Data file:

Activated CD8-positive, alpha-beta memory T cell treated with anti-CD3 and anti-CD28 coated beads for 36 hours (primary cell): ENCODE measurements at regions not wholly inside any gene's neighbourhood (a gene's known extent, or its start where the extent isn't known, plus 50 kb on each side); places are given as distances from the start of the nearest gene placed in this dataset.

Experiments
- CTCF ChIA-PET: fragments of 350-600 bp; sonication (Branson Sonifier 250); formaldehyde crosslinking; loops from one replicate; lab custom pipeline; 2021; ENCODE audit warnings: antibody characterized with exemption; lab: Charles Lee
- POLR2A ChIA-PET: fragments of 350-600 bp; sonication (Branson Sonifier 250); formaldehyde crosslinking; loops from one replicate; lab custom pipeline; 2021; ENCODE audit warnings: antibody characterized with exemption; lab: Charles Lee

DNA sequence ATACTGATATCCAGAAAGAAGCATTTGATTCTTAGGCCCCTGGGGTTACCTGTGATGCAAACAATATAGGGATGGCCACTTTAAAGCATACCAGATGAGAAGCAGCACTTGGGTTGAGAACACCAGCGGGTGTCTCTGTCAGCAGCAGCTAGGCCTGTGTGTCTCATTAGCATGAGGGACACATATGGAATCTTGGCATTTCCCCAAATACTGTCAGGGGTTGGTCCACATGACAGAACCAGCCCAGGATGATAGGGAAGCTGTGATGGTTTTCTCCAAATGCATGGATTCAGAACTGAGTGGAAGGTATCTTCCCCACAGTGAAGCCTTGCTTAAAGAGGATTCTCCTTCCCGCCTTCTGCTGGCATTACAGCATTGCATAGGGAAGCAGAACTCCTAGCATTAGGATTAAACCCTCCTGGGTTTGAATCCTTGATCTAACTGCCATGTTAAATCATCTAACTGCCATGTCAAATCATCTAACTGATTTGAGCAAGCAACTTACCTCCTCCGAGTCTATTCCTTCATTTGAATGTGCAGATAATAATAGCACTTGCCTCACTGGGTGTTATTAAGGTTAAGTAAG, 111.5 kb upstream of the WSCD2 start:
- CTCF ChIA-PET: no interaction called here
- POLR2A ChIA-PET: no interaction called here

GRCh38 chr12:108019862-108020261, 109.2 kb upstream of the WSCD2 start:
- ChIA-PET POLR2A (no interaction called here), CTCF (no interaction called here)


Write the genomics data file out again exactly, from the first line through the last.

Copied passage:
Activated CD8-positive, alpha-beta memory T cell treated with anti-CD3 and anti-CD28 coated beads for 36 hours (primary cell): ENCODE measurements at regions not wholly inside any gene's neighbourhood (a gene's known extent, or its start where the extent isn't known, plus 50 kb on each side); places are given as distances from the start of the nearest gene placed in this dataset.

Experiments
- CTCF ChIA-PET: fragments of 350-600 bp; sonication (Branson Sonifier 250); formaldehyde crosslinking; loops from one replicate; lab custom pipeline; 2021; ENCODE audit warnings: antibody characterized with exemption; lab: Charles Lee
- POLR2A ChIA-PET: fragments of 350-600 bp; sonication (Branson Sonifier 250); formaldehyde crosslinking; loops from one replicate; lab custom pipeline; 2021; ENCODE audit warnings: antibody characterized with exemption; lab: Charles Lee

DNA sequence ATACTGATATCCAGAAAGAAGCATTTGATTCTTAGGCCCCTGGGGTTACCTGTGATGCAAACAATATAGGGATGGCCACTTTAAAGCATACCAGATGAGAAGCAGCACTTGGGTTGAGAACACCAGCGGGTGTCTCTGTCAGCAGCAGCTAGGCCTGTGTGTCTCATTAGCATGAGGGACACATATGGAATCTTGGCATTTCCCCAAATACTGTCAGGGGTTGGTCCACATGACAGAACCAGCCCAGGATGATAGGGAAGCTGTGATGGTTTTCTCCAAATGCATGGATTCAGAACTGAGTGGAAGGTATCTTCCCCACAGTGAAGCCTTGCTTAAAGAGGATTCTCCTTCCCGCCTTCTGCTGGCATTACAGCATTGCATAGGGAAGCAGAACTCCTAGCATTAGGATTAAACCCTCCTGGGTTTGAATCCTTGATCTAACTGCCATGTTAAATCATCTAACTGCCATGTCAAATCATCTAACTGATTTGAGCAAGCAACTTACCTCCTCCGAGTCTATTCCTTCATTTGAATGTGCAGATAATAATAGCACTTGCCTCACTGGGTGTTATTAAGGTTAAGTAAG, 111.5 kb upstream of the WSCD2 start:
- CTCF ChIA-PET: no interaction called here
- POLR2A ChIA-PET: no interaction called here

GRCh38 chr12:108019862-108020261, 109.2 kb upstream of the WSCD2 start:
- ChIA-PET POLR2A (no interaction called here), CTCF (no interaction called here)